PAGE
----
A major part of the new Business Plan which was largely worked out between the Peer Review Group and High Speed Rail Authority was to insure a railroad to nowhere wasn’t built. This will mean San Joaquins with new equipment for speeds up to 125 miles per hour will be running on a new 130 mile railroad built in the San Joaquin Valley by 2018. In addition the revised plan would fund work to raise speeds on most of the rest of the San Joaquin route which will allow shaving an hour off the current running time. Also as part of the revised Business Plan funding would go towards expanded local rail service between Merced, San Jose and Sacramento which will connect with the San Joaquins. As part of this revised Business Plan funding would be made available to electrify and improve track capacity for Caltrain. In Southern California up to a billion dollars is proposed for track improvements between Anaheim and Palmdale. More money would be raised by selling additional bonds now rather than wait when inflation will decrease the spending power of the bond money. Plus selling the bonds now will lock in historic low interest rates which will save the State money compared with waiting and selling them latter at a higher interest rate. The route between Los Angeles and Palmdale would see improvements to run faster Metrolink and future High Speed Trains. On a related note LA Metro and DesertXpress have signed an agreement to work together to build a connection between Palmdale and Victorville. This will open up Metrolink service from Victorville to Palmdale and Los Angeles. It will also create a link to the LA Basin for high speed rail service to Las Vegas. In July Los Angeles County Board of Supervisor, Republican Michael Antonovich will become the Chair of LA Metro which controls funding for all transportation in the County. Fast rail service to Palmdale (which is in his district) and Victorville are high priorities for him.
The Poll given by Mr. Schnur basically gave respondents the choice of a railroad to nowhere or killing the project. Given those arbitrary choices most reasonable people would say the project should be killed. But in reality thanks largely to the High Speed Rail Project Peer Review Group the railroad to nowhere is dead. Polling results change from day to day and vary depending on the questions asked by different polls. What we need is a new Poll by a different pollster of people’s opinion of the new High Speed Rail Business Plan which would bring in five years greatly improved rail passenger service to the San Joaquin Valley, between San Jose, Sacramento and Merced as well as on Caltrain and between Orange County, Los Angeles and Palmdale. The ultimate need is for a new high speed rail connection between Southern California, the San Joaquin Valley and Northern California. Track improvements to Palmdale is a first step in that process. Funding for the next step of building a high speed rail network in California is uncertain. What is certain is with the current proposal for over 6 billion dollars in Federal and State funding to upgrade rail passenger service throughout California by 2018. That is 6 billion dollars to put thousands of people to work in the State. The other option is to oppose this project which has no alternative funding to build anything. Killing the High Speed Rail Project will not release a dime toward long overdue rail projects let alone build one foot of track between Bakersfield and Palmdale.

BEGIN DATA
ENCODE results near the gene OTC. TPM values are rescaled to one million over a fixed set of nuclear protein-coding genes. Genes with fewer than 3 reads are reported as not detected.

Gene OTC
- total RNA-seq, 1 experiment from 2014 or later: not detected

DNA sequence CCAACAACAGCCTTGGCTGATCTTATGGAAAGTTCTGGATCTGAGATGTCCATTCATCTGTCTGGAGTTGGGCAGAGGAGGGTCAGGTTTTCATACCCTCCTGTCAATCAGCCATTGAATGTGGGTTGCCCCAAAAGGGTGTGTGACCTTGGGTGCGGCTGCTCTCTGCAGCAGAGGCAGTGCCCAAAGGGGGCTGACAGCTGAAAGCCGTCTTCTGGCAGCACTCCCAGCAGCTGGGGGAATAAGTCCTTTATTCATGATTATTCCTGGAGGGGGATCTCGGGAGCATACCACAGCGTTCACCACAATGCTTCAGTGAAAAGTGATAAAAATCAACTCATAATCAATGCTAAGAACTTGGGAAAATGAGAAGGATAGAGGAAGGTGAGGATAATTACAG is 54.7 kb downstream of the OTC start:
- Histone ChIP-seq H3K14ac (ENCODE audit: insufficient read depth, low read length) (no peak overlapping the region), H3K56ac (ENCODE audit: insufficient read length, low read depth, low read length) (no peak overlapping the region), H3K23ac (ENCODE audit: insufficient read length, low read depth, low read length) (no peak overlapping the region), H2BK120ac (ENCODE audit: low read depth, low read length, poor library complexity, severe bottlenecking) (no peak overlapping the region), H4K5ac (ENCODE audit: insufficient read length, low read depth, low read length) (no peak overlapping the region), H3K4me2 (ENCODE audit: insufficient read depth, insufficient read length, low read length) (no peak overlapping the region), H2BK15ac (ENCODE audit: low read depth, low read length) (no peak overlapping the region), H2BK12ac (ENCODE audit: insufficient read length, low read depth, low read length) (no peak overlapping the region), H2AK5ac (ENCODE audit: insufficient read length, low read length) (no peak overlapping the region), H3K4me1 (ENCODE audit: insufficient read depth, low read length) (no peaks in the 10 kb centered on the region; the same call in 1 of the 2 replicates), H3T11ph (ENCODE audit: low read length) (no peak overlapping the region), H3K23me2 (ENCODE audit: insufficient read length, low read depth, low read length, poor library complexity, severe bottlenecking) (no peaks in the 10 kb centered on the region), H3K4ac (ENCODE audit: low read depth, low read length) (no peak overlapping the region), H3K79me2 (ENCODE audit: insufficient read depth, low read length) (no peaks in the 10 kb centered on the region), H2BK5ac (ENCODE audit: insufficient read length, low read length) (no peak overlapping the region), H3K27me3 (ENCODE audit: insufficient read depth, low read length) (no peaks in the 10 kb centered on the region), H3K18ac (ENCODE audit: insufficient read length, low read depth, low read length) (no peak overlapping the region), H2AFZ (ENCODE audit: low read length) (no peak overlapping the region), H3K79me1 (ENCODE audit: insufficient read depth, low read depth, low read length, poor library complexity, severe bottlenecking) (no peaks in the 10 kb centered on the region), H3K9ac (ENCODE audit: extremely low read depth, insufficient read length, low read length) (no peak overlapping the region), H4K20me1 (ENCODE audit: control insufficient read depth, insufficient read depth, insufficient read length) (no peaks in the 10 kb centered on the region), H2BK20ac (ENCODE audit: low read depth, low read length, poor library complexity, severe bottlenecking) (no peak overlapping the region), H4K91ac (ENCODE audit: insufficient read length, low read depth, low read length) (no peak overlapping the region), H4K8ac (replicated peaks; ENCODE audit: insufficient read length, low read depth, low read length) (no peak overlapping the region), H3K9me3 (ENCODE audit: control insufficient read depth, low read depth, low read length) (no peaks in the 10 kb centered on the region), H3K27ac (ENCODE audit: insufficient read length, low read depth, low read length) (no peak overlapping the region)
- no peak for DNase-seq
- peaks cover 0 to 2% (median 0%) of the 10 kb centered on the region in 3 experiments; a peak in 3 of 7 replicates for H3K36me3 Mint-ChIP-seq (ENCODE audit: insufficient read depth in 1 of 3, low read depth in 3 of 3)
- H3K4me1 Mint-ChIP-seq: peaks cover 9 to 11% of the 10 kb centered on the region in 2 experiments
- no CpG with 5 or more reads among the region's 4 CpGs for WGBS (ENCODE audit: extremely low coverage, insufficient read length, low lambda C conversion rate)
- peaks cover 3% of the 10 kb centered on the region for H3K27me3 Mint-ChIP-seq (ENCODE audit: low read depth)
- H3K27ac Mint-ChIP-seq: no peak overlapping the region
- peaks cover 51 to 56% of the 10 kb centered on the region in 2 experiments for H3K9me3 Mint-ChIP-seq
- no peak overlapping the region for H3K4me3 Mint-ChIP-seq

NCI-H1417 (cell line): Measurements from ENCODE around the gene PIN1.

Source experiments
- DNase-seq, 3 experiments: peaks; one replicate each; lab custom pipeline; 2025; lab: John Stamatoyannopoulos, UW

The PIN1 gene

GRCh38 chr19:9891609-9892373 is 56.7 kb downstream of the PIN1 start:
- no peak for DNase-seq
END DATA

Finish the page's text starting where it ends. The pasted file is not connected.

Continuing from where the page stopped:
My personal opinion is despite all the noise about opposition to High Speed Rail, in July the Legislature will go ahead and approve the Bonds to qualify for Federal funding for High Speed Rail. It is hard to believe many politicians will turn away over 3 billion dollars of Federal Funding for a region with high unemployment. Just as unlikely that a Legislature would defy the Governor and President from the same party which controls the Legislature. Some highly partisan politicians and the Media use the High Speed Rail Project as a favorite whipping boy to exploit for their own purposes. For the media reality is less profitable than an invented “crisis” and for some politicians seeking power at the expense of the opposition is more important than the public good.